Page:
Do not threaten Deprivation…Focus on what You are adding instead of subtraction from Your diet.Veggies, veggies, veggies.Raw, juiced, stir-fried, dipped in fatty dressings or humus, in salads, stemmed, in soups, frozen, in sauces, grilled and put into a roll with melted cheese,…  any which way. Even if in a cream sauce, or a salad with croutons/ chicken/ eggs/ cheese/ fatty dressings, it is good to try to add as many veggies as possible. Heat an entire bag of frozen veggies, put a little butter or olive oil on it, and eat the whole thing as a snack or before your lunch or dinner. Buy some pressed vegetable juices like Naked Juices, and drink a big glass of it before a meal, or as part of a snack with some nuts, or hard-boiled egg, or cheese stick. Even if you drink the veggie juice with a bunch of Goldfish Crackers, focus on getting in veggies. Search Pinterest for veggie recipes so that you find ways you absolutely love vegetables.

Even though in life I try not to buy things with packaging, I try to make an exception for healthy food because anything that increases my chance of eating healthy foods has to take priority for me. That means I will buy pre-packaged salads, cut up butternut squash, and shredded broccoli slaw (a fav for me on salads or as a slaw).

And remember, quantity and volume are a different issue when we are talking about vegetables. Eat a whole container of grape tomatoes while you are cooking. Put peanut butter on an entire stock of celery to eat while watching TV. Steam up a head of broccoli, toss it with olive oil and lemon juice, and use it to scoop up some refried beans.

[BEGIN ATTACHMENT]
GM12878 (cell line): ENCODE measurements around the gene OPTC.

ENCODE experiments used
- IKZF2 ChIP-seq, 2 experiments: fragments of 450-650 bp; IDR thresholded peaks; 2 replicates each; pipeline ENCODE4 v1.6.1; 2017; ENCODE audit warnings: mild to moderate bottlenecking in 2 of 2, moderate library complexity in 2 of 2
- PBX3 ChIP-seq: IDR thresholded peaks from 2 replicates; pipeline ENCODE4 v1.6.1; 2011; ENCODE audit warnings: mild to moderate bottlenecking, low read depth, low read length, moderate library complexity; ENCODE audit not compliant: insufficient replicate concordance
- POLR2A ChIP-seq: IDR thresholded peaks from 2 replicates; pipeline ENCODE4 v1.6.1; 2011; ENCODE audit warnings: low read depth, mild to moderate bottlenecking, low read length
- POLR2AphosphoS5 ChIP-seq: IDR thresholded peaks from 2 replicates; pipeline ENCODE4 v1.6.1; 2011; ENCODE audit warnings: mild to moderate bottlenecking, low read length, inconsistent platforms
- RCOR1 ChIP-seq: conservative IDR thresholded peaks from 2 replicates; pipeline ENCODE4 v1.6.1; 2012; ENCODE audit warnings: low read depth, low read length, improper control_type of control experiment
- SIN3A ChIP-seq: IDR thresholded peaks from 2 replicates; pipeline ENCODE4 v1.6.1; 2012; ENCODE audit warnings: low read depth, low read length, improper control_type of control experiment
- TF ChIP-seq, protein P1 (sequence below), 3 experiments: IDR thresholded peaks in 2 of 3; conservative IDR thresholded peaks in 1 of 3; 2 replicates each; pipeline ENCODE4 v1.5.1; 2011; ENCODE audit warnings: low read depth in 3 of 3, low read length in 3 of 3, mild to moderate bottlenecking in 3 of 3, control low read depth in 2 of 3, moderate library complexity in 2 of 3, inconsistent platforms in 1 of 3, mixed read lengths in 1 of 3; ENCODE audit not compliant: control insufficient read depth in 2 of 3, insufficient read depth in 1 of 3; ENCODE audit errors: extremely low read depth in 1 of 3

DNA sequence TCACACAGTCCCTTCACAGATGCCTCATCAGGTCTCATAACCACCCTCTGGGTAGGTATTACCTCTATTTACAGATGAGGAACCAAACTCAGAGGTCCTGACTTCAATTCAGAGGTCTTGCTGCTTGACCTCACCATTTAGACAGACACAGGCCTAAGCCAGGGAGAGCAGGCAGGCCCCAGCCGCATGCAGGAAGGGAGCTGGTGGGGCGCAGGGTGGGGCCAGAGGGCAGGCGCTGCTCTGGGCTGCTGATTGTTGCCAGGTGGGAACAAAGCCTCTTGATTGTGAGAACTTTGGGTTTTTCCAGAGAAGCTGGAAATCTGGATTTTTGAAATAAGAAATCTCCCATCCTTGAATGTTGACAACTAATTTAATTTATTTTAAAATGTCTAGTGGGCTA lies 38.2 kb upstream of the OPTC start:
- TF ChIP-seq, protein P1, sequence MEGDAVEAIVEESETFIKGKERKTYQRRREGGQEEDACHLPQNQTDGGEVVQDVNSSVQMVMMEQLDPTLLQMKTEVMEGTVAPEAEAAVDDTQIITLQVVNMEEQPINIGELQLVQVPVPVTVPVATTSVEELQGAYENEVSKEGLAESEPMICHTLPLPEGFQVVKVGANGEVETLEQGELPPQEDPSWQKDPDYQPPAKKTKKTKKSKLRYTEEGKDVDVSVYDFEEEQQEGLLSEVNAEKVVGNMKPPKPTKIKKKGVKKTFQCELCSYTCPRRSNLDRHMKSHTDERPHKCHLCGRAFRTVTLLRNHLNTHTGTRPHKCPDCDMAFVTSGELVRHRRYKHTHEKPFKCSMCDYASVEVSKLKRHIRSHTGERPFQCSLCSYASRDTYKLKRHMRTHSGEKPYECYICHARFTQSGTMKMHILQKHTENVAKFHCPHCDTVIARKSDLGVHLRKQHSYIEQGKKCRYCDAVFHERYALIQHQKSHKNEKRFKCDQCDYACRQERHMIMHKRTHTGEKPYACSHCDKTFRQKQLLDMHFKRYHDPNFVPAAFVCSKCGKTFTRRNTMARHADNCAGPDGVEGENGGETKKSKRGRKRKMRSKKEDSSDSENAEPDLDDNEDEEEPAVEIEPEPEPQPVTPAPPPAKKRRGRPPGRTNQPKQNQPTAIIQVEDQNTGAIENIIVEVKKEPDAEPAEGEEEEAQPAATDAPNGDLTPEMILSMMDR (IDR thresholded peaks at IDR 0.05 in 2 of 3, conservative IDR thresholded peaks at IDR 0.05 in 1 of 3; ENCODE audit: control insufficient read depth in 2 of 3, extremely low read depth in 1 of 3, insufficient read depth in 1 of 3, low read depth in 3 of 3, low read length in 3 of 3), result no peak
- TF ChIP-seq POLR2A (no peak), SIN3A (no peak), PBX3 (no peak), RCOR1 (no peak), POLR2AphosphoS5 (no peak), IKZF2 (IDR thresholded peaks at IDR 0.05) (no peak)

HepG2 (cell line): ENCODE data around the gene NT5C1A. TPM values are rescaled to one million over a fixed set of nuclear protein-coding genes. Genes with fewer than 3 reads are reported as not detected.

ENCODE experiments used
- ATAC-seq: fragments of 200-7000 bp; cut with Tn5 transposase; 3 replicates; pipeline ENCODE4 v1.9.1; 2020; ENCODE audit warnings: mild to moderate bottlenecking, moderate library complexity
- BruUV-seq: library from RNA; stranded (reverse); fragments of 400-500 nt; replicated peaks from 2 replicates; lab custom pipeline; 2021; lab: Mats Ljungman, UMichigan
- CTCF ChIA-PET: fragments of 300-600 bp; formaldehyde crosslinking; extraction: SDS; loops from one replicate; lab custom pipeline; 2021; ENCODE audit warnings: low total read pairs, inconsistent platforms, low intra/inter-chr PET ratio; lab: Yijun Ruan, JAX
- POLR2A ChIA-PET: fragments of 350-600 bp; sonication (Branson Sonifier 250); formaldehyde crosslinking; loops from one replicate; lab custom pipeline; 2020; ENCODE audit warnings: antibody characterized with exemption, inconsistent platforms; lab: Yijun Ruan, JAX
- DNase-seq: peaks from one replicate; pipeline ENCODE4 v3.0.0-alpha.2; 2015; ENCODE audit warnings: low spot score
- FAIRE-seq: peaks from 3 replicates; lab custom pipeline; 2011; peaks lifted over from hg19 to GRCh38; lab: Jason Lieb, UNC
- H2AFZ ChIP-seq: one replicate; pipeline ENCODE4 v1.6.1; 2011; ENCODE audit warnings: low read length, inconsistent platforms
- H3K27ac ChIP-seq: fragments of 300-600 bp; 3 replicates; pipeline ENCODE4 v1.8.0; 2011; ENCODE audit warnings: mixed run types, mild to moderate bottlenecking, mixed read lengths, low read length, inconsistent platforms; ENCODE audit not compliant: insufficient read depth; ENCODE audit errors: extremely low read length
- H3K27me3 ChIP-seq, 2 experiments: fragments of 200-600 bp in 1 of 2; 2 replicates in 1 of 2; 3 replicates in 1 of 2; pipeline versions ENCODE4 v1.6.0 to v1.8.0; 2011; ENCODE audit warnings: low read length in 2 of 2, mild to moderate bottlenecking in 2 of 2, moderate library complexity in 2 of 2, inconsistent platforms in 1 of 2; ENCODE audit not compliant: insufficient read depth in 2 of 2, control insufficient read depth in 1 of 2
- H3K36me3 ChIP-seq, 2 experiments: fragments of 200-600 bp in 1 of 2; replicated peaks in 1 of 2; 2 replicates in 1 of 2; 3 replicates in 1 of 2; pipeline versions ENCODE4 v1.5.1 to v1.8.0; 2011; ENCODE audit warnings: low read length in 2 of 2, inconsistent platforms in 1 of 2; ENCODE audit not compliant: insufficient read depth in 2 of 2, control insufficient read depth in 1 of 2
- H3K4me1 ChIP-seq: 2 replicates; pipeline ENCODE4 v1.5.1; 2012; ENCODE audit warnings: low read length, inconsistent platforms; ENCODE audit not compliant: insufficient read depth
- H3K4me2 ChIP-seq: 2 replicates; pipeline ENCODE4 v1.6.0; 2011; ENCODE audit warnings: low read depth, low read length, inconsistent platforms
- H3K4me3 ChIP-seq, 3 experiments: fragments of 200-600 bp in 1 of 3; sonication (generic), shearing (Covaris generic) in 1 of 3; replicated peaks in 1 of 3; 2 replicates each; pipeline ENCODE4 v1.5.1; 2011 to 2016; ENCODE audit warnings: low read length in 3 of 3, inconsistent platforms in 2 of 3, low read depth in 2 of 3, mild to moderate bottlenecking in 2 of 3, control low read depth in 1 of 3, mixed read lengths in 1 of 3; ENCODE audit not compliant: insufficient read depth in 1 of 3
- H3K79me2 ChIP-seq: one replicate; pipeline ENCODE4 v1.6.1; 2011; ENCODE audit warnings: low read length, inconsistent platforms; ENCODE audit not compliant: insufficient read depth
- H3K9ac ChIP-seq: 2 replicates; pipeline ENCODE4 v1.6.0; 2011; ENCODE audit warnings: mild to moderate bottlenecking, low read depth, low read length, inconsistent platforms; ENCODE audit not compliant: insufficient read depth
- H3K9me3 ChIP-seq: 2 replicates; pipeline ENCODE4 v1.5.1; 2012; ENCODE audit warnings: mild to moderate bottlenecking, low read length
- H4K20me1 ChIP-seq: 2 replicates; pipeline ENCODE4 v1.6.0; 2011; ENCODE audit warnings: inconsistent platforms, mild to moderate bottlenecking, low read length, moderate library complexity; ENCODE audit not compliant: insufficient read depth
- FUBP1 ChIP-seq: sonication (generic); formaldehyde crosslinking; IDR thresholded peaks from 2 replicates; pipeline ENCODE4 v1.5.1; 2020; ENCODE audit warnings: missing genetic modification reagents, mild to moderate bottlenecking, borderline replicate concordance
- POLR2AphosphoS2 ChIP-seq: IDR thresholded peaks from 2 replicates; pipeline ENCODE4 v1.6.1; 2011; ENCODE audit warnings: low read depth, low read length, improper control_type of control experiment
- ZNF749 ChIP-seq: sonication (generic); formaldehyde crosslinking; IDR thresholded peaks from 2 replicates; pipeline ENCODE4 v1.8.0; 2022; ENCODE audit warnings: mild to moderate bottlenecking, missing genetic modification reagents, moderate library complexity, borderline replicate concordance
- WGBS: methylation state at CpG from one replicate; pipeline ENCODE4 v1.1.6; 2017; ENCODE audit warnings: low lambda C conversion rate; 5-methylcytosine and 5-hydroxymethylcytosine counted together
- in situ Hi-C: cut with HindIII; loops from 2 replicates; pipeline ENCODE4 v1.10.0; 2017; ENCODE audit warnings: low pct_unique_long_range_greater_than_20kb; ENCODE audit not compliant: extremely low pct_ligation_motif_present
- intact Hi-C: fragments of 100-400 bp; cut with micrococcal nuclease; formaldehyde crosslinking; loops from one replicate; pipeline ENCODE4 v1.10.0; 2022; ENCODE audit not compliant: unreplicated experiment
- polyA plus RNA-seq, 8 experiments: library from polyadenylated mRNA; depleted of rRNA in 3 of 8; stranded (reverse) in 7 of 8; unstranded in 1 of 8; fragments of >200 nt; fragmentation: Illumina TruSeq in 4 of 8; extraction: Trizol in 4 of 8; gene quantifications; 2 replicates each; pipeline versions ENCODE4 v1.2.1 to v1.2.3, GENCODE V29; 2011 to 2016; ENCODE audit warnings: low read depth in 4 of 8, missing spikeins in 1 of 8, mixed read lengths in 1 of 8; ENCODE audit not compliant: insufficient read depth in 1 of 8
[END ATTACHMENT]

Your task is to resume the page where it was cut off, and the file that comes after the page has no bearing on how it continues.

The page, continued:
Worried about what to do with all those veggies if they start to go bad? Garbage soup! Cut up all those veggies, sauté them in some olive oil, add a big can of whole, peeled tomatoes and a container of chicken or vegetable stock, and there you go! Bulk it up with a can of beans if you need a heavier meal.

Beef up those Veggies with some ProteinProtein breaks down slowly so it keeps hunger at bay longer. It also doesn’t have the rapid breakdown into sugar issue that plagues carbohydrates.

Add beans to your diet first. There is a wide variety and they can be used in tons of ways. They are fat-free and protein rich and go particularly good with veggies.

Nuts and seeds are great too. Similarly wide ranging and multi-use. They have a lot of fat, so they can’t be used in large quantities if you have a weight loss goal, but when you add them to yogurt, or eat with some fruit, it will extend your satiety and pack you full of nutrients and healthy fats.